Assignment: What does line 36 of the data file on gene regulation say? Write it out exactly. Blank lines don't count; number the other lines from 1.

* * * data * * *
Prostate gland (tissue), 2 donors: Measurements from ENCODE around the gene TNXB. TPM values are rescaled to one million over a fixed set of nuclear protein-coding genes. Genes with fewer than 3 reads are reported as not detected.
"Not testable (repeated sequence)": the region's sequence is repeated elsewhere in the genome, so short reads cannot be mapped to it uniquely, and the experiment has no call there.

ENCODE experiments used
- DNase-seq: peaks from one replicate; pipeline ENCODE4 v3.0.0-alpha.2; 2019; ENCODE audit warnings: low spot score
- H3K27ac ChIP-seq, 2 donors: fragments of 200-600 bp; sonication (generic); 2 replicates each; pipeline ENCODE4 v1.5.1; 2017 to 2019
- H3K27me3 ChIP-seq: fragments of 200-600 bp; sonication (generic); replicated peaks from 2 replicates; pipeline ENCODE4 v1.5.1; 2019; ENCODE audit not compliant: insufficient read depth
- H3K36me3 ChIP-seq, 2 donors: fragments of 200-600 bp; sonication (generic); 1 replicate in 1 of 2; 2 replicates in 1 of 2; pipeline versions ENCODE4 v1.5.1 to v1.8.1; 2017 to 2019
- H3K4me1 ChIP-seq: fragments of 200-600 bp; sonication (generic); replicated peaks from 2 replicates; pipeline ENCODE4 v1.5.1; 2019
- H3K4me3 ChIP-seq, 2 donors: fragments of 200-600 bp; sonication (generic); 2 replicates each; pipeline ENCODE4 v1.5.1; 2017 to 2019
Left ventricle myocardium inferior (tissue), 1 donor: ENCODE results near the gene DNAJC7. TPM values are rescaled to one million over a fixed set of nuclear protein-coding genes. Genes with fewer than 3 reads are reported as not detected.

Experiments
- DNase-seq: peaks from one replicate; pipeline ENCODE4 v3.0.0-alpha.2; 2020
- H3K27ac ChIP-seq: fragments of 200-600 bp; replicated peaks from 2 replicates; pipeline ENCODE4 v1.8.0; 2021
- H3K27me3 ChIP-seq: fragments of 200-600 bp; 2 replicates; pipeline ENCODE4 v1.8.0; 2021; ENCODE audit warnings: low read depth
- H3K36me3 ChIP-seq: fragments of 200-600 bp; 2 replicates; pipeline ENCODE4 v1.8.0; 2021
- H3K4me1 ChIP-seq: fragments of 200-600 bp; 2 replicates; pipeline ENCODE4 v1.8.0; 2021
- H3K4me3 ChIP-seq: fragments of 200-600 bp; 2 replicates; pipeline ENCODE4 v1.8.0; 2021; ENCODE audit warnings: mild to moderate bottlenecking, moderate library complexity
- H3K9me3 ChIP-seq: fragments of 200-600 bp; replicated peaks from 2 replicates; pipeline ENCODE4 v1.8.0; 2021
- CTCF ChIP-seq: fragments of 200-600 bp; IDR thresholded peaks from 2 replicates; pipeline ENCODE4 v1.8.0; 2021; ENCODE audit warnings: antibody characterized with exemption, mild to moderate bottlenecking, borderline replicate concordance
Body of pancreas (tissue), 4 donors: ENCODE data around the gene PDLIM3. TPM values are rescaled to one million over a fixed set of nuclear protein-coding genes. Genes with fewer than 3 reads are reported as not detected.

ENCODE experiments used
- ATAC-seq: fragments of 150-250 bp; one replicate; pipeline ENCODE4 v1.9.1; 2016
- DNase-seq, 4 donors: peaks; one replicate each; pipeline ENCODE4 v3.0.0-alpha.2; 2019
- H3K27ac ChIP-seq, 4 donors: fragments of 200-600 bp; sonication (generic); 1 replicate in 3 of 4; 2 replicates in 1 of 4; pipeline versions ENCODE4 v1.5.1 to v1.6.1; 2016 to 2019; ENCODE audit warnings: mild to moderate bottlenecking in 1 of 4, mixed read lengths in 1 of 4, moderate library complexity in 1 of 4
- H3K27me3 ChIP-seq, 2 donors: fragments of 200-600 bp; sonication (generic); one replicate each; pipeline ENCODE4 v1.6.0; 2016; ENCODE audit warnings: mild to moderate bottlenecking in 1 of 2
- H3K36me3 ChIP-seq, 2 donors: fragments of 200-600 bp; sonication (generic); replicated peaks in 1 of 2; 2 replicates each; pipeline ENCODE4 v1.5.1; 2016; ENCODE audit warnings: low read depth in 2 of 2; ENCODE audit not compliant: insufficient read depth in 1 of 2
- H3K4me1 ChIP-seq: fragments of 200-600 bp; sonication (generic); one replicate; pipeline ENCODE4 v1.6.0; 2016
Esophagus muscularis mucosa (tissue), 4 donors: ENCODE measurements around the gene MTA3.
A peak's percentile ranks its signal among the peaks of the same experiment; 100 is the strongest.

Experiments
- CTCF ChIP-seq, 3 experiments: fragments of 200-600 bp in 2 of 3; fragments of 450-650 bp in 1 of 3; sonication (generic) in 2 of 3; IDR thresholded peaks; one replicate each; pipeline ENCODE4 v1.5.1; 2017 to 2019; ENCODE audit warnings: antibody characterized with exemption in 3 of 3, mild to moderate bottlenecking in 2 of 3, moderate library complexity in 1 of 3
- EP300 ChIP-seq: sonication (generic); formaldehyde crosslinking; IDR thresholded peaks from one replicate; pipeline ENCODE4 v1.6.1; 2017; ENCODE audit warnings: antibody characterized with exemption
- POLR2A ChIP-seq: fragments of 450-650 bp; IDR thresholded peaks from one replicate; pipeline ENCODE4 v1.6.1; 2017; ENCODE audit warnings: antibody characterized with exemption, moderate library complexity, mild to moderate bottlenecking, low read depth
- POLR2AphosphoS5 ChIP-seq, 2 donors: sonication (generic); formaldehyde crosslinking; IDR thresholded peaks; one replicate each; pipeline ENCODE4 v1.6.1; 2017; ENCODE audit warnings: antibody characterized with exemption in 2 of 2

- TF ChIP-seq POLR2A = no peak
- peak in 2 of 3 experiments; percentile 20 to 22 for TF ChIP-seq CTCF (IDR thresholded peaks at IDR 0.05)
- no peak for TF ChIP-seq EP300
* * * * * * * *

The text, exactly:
- peak in 2 of 3 experiments; percentile 20 to 22 for TF ChIP-seq CTCF (IDR thresholded peaks at IDR 0.05)